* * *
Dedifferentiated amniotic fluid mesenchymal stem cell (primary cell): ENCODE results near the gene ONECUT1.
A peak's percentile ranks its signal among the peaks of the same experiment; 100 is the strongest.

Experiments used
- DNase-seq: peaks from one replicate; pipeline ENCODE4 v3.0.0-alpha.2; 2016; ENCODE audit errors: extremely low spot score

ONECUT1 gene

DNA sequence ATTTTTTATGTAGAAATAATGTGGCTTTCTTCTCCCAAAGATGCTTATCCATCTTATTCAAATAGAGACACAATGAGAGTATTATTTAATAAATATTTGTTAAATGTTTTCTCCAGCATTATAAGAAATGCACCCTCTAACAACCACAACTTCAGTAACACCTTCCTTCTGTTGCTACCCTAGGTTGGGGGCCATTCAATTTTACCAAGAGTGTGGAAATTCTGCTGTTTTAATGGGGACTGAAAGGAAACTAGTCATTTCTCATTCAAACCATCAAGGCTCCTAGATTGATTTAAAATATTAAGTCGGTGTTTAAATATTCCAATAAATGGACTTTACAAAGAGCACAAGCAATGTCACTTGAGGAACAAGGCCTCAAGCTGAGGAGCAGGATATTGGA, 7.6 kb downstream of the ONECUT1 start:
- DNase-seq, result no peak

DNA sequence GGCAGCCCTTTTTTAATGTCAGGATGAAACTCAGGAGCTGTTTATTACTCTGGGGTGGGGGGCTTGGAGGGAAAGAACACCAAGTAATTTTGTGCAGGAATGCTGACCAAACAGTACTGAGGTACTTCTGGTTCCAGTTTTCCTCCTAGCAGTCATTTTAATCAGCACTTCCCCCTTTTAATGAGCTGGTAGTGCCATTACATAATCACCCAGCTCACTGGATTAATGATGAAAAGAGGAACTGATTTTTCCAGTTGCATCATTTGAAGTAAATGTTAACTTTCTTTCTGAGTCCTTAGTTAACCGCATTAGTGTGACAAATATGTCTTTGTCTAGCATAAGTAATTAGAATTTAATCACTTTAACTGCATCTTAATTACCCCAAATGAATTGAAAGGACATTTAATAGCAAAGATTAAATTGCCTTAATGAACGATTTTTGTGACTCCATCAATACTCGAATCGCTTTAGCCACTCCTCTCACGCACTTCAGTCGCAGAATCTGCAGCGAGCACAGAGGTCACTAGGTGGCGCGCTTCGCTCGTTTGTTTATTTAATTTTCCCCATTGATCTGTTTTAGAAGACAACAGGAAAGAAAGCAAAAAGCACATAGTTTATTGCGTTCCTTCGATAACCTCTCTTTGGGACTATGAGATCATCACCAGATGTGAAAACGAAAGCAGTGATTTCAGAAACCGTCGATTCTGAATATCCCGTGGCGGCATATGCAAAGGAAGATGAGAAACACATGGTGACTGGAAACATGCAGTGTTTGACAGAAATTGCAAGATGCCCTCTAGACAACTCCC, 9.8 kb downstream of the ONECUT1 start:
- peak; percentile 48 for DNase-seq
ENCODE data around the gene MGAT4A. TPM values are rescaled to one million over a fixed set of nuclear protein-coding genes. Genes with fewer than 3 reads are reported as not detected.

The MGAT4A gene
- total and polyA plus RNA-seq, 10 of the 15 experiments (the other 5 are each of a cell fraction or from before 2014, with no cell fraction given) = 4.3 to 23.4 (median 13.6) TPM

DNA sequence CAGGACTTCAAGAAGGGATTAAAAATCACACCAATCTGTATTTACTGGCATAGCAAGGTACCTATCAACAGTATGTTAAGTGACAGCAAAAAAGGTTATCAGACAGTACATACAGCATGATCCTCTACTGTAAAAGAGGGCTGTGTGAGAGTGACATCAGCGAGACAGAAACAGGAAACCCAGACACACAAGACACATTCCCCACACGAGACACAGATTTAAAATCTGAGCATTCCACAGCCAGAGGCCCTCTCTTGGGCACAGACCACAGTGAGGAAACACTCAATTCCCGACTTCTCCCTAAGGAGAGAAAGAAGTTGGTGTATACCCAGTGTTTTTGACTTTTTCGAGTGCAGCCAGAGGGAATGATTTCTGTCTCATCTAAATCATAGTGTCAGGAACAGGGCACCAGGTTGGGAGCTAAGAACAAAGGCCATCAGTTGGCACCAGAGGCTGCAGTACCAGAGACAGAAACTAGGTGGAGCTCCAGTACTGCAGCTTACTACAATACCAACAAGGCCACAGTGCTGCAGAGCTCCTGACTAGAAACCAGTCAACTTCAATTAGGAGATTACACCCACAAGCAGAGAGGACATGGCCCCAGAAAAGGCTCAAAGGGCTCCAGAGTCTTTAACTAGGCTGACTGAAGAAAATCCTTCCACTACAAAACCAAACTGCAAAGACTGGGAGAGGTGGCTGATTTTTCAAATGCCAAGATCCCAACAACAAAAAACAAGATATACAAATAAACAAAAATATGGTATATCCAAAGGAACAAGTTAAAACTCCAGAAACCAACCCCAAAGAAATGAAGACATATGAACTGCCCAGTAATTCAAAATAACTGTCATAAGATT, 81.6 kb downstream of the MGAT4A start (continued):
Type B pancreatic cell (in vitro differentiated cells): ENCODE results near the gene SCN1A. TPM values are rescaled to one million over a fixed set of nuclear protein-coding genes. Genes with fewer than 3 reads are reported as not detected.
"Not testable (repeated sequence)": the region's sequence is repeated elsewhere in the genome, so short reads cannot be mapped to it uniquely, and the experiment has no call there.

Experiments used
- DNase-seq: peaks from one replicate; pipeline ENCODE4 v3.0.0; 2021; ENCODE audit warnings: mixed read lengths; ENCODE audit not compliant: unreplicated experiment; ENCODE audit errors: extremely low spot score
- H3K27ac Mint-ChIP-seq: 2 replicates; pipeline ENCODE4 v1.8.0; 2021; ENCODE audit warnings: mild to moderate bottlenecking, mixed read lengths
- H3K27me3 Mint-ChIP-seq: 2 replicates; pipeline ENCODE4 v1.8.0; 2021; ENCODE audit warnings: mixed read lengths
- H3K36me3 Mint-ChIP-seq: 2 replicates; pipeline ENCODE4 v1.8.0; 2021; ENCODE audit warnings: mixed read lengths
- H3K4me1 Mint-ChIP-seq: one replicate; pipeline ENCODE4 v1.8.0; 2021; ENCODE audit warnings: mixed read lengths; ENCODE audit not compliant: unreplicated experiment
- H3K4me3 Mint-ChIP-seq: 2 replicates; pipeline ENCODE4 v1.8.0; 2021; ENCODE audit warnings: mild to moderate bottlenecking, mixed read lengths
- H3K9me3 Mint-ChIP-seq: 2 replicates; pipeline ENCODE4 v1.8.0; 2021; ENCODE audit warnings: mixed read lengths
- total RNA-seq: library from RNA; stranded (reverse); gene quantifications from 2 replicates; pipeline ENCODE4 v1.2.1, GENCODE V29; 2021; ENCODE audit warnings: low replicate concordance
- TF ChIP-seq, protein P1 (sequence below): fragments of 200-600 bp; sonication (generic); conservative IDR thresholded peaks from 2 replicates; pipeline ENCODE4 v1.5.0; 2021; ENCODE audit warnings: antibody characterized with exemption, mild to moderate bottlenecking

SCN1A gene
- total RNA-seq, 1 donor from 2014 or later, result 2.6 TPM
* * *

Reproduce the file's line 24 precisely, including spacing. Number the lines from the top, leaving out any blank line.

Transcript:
- total RNA-seq: library from RNA; stranded (reverse); gene quantifications from 2 replicates; pipeline ENCODE4 v1.2.1, GENCODE V29; 2021; ENCODE audit warnings: low replicate concordance